The VSTF process converts display of text such as this first sentence from the U.S. Declaration of Independence
Fascinating. The indented version really does seem a lot easier to read, perhaps chiefly because the first word in each line is often a preposition or other small word that one can usually guess from the context. Such words are so common that they are easily recognized, even when the eye is focusing on the next word in the line. So there is less back-tracking of the eyes.
The article is packed with statistics that show that students comprehend better when they learn texts formatted in this manner.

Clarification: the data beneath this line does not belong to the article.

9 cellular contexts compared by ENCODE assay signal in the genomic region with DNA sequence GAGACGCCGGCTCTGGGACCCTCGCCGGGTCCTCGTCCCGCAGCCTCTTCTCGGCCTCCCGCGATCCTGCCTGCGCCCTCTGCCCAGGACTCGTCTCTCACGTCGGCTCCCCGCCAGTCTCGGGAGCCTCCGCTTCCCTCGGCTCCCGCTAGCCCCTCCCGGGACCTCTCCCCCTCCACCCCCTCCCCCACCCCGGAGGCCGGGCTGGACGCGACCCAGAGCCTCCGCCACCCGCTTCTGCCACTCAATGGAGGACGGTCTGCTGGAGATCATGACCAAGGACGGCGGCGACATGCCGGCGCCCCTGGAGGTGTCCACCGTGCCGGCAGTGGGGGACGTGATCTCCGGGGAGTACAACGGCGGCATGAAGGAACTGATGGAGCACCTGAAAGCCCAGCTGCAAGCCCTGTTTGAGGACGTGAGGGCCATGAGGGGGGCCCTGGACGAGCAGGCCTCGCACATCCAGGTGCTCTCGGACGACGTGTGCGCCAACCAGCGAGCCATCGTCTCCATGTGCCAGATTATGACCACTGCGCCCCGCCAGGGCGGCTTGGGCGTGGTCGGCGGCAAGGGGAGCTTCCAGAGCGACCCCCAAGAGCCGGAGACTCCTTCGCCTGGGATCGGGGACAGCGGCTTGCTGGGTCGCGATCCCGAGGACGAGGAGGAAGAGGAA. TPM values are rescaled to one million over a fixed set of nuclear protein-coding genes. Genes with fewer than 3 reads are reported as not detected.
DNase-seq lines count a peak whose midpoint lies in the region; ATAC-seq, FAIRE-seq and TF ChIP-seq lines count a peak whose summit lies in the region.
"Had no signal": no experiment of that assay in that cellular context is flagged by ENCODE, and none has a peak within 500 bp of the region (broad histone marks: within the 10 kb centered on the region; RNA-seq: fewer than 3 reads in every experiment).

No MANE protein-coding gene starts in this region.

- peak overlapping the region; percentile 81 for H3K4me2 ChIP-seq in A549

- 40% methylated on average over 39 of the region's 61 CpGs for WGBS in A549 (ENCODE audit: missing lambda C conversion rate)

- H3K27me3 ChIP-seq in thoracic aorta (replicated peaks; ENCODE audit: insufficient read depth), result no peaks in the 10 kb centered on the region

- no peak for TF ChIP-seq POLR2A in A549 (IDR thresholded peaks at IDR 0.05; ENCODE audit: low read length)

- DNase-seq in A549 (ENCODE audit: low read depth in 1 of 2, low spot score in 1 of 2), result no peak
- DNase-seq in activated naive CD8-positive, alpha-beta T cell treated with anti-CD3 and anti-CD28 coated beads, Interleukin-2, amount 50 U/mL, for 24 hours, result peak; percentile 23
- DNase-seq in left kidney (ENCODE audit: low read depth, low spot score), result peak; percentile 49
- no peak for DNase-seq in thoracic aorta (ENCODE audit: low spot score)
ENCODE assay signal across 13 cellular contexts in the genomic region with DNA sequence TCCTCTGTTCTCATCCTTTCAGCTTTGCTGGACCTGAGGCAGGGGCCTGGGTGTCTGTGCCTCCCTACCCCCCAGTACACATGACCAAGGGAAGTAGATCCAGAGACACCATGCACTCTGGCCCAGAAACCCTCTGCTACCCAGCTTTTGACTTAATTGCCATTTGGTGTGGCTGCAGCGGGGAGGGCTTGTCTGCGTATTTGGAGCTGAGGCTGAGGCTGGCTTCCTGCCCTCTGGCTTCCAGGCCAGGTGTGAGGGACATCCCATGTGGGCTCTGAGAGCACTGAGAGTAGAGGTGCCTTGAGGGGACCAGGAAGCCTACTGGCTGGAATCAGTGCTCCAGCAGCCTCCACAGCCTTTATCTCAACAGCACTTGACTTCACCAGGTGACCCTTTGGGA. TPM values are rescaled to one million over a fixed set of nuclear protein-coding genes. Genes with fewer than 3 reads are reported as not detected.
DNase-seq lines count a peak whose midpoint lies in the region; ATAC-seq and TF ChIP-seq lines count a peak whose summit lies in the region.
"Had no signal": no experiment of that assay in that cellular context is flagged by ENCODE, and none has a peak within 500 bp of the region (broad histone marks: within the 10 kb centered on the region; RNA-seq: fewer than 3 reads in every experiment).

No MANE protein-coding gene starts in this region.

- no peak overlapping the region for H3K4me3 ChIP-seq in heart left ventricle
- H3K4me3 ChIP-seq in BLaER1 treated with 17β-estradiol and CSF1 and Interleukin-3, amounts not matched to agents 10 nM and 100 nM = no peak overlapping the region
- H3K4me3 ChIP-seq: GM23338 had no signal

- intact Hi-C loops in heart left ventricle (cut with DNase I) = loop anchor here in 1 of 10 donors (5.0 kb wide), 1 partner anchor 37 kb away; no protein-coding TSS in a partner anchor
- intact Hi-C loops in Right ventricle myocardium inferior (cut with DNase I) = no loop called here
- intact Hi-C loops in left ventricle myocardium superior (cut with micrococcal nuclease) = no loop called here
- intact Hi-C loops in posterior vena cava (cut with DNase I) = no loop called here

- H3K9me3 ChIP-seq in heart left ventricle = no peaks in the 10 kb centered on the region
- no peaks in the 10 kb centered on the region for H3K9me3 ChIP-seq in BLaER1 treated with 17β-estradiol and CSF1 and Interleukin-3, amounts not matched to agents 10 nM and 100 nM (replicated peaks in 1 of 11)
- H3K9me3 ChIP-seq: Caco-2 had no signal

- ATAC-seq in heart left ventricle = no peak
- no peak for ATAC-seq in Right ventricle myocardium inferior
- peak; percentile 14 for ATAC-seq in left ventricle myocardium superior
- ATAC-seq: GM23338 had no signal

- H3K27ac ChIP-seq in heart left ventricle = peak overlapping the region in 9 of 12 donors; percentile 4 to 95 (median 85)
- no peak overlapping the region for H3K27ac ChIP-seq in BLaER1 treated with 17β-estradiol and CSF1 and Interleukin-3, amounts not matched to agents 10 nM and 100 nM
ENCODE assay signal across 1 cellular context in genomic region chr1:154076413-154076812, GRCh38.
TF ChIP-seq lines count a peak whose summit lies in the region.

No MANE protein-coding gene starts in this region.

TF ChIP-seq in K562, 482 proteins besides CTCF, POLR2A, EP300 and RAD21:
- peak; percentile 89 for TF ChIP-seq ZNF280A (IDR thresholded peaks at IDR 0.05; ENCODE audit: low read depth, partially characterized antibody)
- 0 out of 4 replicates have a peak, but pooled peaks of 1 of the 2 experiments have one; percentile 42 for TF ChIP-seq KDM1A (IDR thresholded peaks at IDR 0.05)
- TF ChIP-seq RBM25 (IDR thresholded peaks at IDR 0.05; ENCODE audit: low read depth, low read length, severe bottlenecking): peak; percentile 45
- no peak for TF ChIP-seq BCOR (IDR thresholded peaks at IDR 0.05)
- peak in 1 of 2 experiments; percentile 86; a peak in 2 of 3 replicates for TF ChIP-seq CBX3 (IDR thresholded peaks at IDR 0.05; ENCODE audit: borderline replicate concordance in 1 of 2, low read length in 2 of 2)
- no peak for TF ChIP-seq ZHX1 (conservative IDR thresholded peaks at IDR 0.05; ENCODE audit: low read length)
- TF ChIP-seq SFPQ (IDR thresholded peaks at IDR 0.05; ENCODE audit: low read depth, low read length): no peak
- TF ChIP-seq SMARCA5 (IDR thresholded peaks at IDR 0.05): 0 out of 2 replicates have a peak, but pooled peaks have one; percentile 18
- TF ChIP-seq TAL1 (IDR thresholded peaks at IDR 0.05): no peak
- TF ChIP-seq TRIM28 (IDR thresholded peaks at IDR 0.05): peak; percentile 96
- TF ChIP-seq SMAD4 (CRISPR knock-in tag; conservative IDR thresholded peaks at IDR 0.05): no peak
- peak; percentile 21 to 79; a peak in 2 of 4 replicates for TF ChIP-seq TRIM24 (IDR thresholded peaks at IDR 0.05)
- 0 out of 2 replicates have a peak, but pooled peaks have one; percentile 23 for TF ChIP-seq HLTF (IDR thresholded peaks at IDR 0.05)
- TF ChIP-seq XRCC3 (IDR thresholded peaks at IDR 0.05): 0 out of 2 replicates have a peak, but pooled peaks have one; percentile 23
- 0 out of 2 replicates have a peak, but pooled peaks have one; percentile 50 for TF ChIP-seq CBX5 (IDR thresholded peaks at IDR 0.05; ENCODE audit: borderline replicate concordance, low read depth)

The researchers are selling an online service that reformats text on the fly, so naturally the research is going to emphasize the benefits of such a service, so keep that in mind.
The economics of book printing dictate that books are less expensive (and therefore accessible to more people) if the print fills up as much of the page as possible. But there is no such restriction on electronic text. As monitor screens get wider and wider every year, I have often wondered what to do with all that blank space on either side of the legible columns of text. This looks like a useful option.
Over the summer, I’m planning to create some new online handouts for my journalism class, so I’m blogging this for future reference.